Food 22 May 2024 6 MIN

Warning: Dietary advice on social media can lead to food anxiety

A culinary whistleblower explains why he is done with food scaremongering

A few months ago, I received a private message from a young mother who asked me if it was okay to pack a sandwich for her 10-year-old for school. You know, like how many mothers around the world have been doing for the last few centuries. When I asked her why she thought that would even be a problem in the first place, she sent me several links to Instagram reels that painted maida (refined flour) as a diabolical Bond villain, something that will stick to your gut like extra strong Fevicol, and that so-called “bleached” white bread is brimming with “toxic chemicals” (a catch-all term for preservatives), emulsifiers, and additives whose very presence in your home will stop the production of insulin in your pancreas.  
If you get your diet and nutrition advice from social media influencers, you start to believe that the only way to eat healthy is to buy organic, non-GMO, ancient grains, legumes and vegetables, cook them only in artisanal, cold-pressed oils or ₹5,000 A2 ghee, without letting them touch a non-stick pan, microwave, air fryer, or pressure cooker, and to then make sure to consume them within three hours of cooking (because fridges are evil and you must never store food in them). Even while you eat, you must remember that your vegetables are likely laced with pesticides, your oils contaminated with hexane, and everything is most probably giving you cancer. Apparently only our cave-dwelling ancestors had access to nutritious food. If you dare to consume food that’s easily available or use an appliance that makes your life even slightly convenient, you’re condemning yourself and your entire family to a slow and painful death.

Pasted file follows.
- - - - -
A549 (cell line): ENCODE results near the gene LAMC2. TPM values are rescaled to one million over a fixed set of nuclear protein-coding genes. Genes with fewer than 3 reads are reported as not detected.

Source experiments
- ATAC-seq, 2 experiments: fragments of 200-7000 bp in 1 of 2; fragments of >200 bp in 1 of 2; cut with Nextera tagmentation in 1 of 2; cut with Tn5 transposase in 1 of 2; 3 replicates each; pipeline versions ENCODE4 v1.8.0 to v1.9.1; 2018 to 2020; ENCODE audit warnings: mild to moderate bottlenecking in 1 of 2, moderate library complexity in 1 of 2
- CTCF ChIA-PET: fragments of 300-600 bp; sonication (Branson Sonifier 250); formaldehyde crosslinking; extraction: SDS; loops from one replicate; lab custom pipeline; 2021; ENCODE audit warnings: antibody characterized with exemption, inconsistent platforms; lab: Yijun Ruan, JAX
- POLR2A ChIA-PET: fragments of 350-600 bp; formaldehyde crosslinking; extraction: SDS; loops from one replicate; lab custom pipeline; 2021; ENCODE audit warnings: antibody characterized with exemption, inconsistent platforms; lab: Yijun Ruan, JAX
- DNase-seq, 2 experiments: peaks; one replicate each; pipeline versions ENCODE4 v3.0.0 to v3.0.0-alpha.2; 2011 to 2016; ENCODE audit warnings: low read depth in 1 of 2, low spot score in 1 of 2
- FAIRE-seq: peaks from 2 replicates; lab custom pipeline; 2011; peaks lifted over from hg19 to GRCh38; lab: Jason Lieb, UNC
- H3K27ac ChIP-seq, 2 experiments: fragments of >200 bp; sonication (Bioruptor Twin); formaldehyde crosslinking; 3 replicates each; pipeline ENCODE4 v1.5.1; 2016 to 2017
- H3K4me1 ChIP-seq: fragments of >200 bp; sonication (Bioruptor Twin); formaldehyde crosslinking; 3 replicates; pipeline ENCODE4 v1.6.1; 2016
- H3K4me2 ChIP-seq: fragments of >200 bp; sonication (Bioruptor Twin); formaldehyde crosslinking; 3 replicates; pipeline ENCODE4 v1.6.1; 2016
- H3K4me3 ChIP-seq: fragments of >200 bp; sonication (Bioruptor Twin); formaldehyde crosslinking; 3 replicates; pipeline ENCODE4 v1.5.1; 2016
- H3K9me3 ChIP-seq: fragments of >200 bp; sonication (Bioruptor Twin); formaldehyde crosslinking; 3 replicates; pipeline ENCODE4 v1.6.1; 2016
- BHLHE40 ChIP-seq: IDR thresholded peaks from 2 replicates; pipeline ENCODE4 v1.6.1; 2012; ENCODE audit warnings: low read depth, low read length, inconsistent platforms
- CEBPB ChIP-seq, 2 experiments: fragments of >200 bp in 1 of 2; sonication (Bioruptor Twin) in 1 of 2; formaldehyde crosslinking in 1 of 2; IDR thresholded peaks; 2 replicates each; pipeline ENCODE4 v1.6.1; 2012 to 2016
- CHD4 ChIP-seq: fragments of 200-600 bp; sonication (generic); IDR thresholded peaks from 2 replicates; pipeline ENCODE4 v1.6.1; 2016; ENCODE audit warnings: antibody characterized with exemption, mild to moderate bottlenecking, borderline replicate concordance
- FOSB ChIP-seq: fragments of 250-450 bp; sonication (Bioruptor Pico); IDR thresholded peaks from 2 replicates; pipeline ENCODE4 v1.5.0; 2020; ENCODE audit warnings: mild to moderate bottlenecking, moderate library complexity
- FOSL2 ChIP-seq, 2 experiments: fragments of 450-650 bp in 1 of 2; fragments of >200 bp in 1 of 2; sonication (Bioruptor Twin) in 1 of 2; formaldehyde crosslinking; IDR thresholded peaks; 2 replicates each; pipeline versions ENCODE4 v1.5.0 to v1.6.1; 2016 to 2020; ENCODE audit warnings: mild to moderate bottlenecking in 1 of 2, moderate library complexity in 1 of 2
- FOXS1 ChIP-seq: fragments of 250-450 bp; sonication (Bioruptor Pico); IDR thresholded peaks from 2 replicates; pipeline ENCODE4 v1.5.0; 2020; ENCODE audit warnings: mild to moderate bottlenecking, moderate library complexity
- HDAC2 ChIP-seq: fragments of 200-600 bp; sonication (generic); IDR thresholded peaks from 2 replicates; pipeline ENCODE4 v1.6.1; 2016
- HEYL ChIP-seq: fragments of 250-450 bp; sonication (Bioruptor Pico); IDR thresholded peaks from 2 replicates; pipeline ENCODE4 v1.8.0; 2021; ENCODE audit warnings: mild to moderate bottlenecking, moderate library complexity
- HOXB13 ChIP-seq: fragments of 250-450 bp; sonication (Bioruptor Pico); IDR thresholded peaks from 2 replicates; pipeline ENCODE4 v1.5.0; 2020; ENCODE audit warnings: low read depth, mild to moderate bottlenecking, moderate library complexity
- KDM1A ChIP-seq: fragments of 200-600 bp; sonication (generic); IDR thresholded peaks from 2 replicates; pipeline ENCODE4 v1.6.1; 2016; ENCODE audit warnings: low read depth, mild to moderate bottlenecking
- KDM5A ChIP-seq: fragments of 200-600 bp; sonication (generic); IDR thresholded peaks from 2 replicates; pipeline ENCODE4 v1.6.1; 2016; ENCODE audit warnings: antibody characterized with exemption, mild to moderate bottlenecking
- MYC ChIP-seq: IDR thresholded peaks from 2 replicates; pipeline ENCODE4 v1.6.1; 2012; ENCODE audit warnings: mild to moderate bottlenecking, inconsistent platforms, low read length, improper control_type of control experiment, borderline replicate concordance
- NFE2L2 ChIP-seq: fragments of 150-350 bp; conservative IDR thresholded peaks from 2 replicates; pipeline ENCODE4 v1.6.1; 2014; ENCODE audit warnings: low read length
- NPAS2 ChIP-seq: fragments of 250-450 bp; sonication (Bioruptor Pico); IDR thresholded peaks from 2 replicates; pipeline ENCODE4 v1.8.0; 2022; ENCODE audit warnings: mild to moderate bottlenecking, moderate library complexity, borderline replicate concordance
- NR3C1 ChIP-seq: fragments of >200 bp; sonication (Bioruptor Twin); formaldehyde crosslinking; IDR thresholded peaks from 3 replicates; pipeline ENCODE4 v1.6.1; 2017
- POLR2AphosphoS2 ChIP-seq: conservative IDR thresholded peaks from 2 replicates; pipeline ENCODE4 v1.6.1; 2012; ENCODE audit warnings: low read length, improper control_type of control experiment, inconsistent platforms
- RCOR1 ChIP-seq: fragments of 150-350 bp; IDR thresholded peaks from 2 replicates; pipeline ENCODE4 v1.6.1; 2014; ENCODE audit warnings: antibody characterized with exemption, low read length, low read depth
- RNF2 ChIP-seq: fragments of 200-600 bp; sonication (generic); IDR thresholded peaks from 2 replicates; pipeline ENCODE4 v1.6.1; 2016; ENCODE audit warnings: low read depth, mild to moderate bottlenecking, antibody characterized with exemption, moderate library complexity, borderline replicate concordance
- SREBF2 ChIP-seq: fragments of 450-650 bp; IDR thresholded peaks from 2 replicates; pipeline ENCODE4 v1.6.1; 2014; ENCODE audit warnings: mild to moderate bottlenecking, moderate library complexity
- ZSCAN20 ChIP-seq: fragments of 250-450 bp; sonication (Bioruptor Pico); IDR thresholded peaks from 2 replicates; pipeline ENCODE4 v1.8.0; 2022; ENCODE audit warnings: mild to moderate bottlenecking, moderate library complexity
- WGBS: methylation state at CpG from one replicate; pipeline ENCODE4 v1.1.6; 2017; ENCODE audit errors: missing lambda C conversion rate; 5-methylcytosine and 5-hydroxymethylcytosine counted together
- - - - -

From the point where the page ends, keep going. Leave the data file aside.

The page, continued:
Thanks to mobile phones and ubiquitous 4G, we’re exposed to a relentless barrage of pseudoscientific, cherry-picked, weapons-grade scaremongering bullshit all the time. Whenever you browse the web for recipe inspirations, the algorithm will undoubtedly pull up a seizure-inducing 90-second production, reminiscent of a Ramsay Brothers horror film, that suggests that the grapes you’re packing in your child’s tiffin box are likely soaked in carcinogenic pesticides. Social media algorithms value engagement over anything else and nothing engages better than fear, so like peri peri flavour in street food, every piece of food-related content today is seasoned with a generous sprinkling of scaremongering. The results are not pretty. Social media has taken a toll on mental health globally and in India; on top of all the political polarisation and fake news, food anxiety is the cherry atop this apocalyptic cake of doom (made from bleached, diabetes-inducing, gut-sticking maida).  

Social media algorithms value engagement over anything else and nothing engages better than fear, so like peri peri flavour in street food, every piece of food-related content today is seasoned with a generous sprinkling of scaremongering.